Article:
By Aris Moro
In early December, mayors, city delegates and urban experts met in Mexico City for the sixth biennial C40 Mayors’ Summit. The summit emphasised the key role cities play in global low-carbon, resilient, and inclusive development. Providing our cities with adequate access to financing is one of the most pressing issues that need to be addressed.
One year after the signing of the Paris Agreement, mayors and city delegates met in Mexico City for the sixth biennial C40 Mayors’ Summit. The three-day event, hosted by the Mayor of Mexico City Miguel Ángel Mancera, was attended by representatives from over 90 cities and hundreds of experts in urban sustainability. The Summit highlighted how the world’s megacities are creating a template for the global economy, by developing in a low-carbon, resilient, and inclusive manner.
Participants discussed the critical barriers hindering sustainable urban development and how megacities are overcoming them. One of the most significant barriers is the insufficient access to finance for infrastructure projects in cities, particularly for innovative projects addressing climate change. Research from the C40 Cities Climate Leadership Group (C40) shows that only 1 in 5 C40 cities are able to borrow from the state, and only 1 in 4 are able to issue municipal bonds. To make matters worse, it is often the cities that are most vulnerable to the effects of climate change that lack access to finance for the very projects that would reduce their vulnerability. This issue is critical and urgent, as an estimated US$4 trillion per year in infrastructure investment is required in developing countries, especially in its cities, to leapfrog the fossil fuel-driven economic development of the past.
New initiatives such as the C40 Cities Finance Facility (CFF) are bridging the gap between cities and finance. Funded by the German Federal Ministry for Economic Cooperation and Development (BMZ) and the United States Agency for International Development (USAID), and supported by the Inter-American Development Bank (IADB), the CFF is a partnership between GIZ and C40 aiming to facilitate access to finance for climate change mitigation and resilience projects in cities, through project preparation, capacity development, knowledge sharing and partnerships. In its first twelve months, the CFF has welcomed new partners, and began its operations in Bogotá and Mexico City. The CFF recently celebrated its first anniversary with an engaging session at the C40 Mayors’ Summit, including contributions from senior representatives of GIZ and USAID, and from the Mayors of Amman, Mexico City, and Rio de Janeiro. Martha Gutierrez from GIZ and Agnes Dasewicz of USAID restated the value and uniqueness of the CFF, and shared their hopes and expectations for its activities in 2017 and beyond.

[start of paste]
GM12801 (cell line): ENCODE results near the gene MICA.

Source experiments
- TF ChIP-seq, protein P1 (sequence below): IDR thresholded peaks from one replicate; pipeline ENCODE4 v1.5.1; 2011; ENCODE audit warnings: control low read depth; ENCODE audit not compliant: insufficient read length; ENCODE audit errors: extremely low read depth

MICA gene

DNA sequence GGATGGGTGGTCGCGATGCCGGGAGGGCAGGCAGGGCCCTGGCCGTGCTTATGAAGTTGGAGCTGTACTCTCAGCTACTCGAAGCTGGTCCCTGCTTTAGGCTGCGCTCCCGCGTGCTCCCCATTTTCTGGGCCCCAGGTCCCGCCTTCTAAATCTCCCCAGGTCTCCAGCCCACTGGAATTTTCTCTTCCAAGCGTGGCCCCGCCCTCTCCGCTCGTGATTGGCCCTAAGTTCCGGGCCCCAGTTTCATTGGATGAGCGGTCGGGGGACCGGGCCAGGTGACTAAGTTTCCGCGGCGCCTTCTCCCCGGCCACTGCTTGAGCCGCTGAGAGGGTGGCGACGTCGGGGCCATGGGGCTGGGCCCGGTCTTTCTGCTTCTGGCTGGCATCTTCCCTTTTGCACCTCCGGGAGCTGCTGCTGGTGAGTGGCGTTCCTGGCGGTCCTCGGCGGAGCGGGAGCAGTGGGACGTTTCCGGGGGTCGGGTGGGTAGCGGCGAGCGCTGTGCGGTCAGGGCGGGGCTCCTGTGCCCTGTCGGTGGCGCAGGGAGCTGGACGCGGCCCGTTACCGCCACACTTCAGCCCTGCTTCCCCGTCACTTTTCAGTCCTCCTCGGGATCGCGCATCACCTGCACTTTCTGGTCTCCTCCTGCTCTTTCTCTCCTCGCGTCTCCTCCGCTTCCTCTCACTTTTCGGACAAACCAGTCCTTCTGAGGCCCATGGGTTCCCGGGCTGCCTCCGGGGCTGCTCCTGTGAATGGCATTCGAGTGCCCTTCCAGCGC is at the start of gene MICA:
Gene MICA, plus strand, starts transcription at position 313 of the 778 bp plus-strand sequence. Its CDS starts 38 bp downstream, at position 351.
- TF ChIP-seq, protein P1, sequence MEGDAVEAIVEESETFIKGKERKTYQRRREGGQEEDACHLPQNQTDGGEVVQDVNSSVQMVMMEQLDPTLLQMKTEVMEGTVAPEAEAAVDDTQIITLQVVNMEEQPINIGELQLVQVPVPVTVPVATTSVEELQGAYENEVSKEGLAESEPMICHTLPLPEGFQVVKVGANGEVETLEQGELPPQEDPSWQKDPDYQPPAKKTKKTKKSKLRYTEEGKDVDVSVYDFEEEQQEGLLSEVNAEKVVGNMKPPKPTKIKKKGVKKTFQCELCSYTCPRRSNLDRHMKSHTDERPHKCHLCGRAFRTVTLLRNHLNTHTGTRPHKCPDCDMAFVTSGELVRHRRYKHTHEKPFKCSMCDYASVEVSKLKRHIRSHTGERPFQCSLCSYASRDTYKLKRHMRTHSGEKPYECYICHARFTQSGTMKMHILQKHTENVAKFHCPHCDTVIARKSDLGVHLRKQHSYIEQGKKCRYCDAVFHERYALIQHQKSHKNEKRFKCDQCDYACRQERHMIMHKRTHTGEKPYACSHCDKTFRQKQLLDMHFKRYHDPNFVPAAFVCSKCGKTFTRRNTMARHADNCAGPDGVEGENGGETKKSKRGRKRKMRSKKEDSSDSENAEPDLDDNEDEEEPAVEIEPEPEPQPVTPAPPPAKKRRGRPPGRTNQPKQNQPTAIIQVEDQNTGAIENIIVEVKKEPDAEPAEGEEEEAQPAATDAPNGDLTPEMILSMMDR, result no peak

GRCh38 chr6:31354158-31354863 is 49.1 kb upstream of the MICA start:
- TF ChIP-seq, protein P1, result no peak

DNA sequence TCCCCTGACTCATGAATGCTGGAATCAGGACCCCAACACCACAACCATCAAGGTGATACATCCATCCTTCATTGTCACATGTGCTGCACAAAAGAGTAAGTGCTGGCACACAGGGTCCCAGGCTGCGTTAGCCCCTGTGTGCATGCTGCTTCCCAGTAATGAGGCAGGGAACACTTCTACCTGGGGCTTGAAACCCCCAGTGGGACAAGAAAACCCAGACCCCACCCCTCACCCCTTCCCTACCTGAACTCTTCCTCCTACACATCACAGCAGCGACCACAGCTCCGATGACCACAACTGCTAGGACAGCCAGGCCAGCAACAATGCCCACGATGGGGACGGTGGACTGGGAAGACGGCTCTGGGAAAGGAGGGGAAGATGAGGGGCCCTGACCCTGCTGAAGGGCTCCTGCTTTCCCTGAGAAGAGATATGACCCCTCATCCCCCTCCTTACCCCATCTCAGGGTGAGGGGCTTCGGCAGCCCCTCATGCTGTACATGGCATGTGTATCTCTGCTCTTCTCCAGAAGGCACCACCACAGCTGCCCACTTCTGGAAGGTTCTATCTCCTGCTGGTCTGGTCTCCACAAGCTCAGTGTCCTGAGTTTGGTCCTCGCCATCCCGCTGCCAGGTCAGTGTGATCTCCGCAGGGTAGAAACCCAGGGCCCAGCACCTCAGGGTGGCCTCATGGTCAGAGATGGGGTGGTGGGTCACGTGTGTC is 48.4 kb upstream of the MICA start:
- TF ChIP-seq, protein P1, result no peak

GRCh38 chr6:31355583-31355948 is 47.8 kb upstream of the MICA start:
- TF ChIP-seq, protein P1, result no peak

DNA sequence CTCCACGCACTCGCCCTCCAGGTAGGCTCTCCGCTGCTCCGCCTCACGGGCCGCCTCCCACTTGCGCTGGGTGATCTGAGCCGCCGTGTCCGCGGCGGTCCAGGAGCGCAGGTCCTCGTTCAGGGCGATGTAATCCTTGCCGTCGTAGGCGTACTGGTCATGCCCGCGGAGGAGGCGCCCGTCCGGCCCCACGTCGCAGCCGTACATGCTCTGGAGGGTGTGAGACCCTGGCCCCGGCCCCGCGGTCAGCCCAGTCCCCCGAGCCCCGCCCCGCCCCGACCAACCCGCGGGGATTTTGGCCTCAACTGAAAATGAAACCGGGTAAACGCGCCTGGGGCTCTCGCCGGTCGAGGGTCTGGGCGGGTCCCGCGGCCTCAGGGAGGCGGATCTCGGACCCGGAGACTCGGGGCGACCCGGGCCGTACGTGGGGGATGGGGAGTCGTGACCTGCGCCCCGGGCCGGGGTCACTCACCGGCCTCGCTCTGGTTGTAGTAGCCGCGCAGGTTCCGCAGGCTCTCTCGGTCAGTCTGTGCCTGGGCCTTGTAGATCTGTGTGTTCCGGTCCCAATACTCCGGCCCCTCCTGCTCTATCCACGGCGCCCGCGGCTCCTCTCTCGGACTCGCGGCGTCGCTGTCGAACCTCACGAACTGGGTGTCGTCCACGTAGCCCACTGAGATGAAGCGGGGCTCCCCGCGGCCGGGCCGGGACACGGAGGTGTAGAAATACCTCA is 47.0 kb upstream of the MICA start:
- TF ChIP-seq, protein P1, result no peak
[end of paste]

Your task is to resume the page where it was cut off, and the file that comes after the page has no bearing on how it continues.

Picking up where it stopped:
The CFF featured prominently throughout the Summit, and mayors, city delegates and representatives from international organisations highlighted its important present and future role. The Summit also included a number of other major announcements, including a commitment by four cities to ban diesel vehicles by 2025 and a pledge by U.S. mayors to renew their efforts on climate change regardless of political changes at the national level. Finally, the 4th annual C40 Awards took place, recognising the efforts of 11 cities on climate change: Shenzhen, China, won the C40 Award in Finance and Economic Development for its Emissions Trading System, beating competition from Toronto, Canada, and Canberra, Australia.